Ideally, the restatement should be more expressive—more passionate and more pointed—than the original thesis. By the end of the essay the writer has (presumably) connected with his or her readers and constructed a framework of reason and evidence. It is from that vantage point that the author now delivers his or her final charge to readers. The restatement is a confident and heartfelt expression of the essay’s core message. And it’s a great place to showcase voice.

You can teach students to ratchet up expression by incorporating words that convey emotion. Instead of writing “Invasive species affect their new habitats by…” Write “Invasive species wreck their new habitats by…”.  If you haven’t already taught or reviewed connotation, this is the time to do it.

Did you notice how the above example also draws a conclusion, identifying the effects of invasives as decidedly negative? This is another aspect of adding expression, sharing a salient deduction. It doesn’t matter if the essay is informational, either.

The writer’s opinion about their subject matter should be evident in the restatement. The previous example—from a cause and effect essay—made it clear by using the word wreck that the author believed the effects of non-native species were problematic. In argumentative essays, opinion comes naturally. But even informational essays should reveal the author’s judgement on the subject. The restatement in a process essay might explain why the process is valuable. In a compare and contrast essay the author can identify the most important similarity or difference. Another way to add opinion to the restatement is to note the subject’s broader implications. The following example illustrates.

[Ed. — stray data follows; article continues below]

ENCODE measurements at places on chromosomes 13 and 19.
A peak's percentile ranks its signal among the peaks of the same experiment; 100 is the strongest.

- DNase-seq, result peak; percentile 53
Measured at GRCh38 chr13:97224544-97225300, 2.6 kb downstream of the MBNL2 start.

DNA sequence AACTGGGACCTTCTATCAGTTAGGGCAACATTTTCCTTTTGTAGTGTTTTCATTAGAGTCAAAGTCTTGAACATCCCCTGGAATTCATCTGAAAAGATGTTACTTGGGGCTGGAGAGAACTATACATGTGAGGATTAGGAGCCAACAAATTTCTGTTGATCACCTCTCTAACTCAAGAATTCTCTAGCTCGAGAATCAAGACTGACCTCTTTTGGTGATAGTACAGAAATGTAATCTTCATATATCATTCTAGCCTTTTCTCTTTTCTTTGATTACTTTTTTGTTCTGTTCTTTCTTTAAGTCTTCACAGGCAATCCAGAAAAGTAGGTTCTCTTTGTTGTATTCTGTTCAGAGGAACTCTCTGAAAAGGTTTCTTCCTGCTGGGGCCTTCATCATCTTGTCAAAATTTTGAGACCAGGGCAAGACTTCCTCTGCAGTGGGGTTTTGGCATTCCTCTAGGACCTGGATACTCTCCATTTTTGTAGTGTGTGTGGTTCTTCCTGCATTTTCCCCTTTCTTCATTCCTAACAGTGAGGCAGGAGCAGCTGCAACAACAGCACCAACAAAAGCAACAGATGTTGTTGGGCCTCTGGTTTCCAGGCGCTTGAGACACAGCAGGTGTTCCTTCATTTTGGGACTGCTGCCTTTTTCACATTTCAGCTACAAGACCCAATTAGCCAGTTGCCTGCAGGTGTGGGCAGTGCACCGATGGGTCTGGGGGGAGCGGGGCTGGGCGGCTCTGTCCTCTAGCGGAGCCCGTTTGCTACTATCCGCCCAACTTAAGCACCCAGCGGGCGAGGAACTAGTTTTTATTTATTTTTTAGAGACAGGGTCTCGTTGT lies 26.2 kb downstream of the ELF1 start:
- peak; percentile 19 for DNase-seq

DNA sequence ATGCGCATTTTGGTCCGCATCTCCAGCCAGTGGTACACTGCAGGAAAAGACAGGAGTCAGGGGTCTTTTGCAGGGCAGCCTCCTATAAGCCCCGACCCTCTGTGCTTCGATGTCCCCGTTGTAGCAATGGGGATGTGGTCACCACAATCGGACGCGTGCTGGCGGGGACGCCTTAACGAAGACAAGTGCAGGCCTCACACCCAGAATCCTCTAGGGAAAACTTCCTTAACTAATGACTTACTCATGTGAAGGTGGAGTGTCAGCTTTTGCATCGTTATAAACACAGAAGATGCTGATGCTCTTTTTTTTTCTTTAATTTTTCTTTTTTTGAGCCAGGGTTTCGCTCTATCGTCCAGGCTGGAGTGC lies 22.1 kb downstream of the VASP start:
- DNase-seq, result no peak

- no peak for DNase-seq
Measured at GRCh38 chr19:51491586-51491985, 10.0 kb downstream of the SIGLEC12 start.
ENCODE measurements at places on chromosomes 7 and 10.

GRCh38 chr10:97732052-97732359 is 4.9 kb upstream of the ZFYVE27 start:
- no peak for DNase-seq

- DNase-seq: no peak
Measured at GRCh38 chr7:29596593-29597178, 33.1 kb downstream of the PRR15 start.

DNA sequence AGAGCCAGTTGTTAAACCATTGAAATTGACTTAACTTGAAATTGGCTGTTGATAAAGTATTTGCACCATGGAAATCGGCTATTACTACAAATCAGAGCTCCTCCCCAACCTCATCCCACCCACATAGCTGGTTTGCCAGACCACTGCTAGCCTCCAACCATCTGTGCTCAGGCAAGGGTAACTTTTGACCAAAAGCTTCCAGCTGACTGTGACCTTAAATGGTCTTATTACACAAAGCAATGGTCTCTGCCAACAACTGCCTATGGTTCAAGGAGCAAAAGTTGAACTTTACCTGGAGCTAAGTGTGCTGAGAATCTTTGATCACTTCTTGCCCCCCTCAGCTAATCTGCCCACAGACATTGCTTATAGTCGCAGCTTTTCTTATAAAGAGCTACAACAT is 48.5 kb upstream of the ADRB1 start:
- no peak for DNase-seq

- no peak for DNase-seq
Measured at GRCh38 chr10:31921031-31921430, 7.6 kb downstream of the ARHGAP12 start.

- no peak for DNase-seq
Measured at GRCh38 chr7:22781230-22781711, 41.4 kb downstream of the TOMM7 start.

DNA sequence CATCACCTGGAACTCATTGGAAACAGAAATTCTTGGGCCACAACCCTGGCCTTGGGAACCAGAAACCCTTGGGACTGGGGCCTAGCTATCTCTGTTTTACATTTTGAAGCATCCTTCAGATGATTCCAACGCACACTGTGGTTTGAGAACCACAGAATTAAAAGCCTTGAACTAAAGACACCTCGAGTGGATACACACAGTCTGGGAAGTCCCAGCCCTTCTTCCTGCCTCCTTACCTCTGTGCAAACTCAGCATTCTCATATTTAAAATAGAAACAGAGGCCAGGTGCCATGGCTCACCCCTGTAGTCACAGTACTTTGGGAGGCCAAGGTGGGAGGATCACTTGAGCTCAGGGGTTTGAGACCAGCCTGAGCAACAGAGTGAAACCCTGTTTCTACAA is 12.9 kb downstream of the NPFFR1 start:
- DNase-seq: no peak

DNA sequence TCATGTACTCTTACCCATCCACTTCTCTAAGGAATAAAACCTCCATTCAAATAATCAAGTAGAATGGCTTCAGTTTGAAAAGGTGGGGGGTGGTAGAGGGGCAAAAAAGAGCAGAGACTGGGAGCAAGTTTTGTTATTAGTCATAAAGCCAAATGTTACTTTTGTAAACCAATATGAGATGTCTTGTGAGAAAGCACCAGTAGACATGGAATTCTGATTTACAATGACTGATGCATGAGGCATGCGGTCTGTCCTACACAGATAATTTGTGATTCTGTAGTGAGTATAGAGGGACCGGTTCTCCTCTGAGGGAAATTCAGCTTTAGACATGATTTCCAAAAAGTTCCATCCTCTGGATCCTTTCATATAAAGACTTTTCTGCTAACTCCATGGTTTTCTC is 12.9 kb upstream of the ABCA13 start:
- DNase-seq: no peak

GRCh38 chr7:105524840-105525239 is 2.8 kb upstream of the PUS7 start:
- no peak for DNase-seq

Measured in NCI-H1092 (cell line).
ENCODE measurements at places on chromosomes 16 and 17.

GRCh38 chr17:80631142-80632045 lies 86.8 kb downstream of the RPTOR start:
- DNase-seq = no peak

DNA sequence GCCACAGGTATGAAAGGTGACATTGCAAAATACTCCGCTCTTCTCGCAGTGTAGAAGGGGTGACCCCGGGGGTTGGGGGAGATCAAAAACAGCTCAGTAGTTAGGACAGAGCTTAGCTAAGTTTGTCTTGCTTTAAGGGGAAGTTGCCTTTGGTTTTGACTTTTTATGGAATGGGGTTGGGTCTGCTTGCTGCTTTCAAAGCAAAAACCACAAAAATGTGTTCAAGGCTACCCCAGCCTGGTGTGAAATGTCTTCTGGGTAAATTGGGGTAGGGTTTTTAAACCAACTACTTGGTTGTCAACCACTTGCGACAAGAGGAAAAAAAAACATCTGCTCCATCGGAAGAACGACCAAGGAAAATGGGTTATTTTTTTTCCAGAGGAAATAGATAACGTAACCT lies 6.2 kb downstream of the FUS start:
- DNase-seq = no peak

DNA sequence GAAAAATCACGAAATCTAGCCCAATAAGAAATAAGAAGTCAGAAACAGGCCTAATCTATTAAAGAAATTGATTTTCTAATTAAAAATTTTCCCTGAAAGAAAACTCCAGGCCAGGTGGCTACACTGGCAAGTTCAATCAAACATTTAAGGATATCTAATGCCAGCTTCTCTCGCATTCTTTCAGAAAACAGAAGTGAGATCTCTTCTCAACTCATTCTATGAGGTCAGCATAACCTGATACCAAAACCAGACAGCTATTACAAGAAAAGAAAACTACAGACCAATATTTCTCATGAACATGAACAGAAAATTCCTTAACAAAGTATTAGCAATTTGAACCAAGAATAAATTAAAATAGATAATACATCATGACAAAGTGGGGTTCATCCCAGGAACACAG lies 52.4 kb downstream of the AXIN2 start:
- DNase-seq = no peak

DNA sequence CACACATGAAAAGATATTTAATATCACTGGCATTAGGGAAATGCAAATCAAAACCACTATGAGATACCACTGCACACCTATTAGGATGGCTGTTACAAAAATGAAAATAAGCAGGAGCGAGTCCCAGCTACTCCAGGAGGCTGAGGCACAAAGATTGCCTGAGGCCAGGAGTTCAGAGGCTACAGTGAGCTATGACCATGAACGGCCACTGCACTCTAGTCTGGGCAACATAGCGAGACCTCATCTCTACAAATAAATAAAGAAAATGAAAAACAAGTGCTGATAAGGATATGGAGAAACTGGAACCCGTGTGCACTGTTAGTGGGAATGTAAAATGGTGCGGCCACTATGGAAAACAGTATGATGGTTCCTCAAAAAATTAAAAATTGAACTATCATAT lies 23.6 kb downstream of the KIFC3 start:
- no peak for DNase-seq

“Native Americans did not merely influence American culture, they largely defined it by instilling a deep respect for nature, the idea that a community is responsible for the welfare of all its members, and the belief that children are society’s precious hope for the future.”

Clearly, the thesis re-statement is much more than its name implies. It’s where shrewd and skillful authors can flaunt their voice, their power of deduction, and their talent for words. It’s where the author’s fervor for their message can also rouse the reader’s heart.

Posted in Writing

Wrapping Up a Text-Based Essay

Consider this my public apology to all the students I shortchanged over the years. Writing an essay conclusion—a genuinely good one—is a struggle. But for an embarrassingly long time and for many reasons (overzealous pacing, undervaluing the skill, and yes, grading exhaustion), I gave short shrift to teaching students how to write a skillful and satisfying conclusion.

I guess I wasn’t expecting much from 6th graders in the way of brilliant endings. So, when a true “drop the mic” conclusion crossed my desk one day, it was an eye-opener.  Maybe middle schoolers were capable of more than even the scale-score 10 released writing exemplars might lead one to believe.

The essay in question was an argument for allowing gum in schools. It was engaging, used sound arguments and spot-on evidence. The conclusion recapped key points and wove them into a convincing body of reason. But it was the final line—just three creatively conceived and artfully applied words—that rocked my teaching world. It ended “Chew on that!”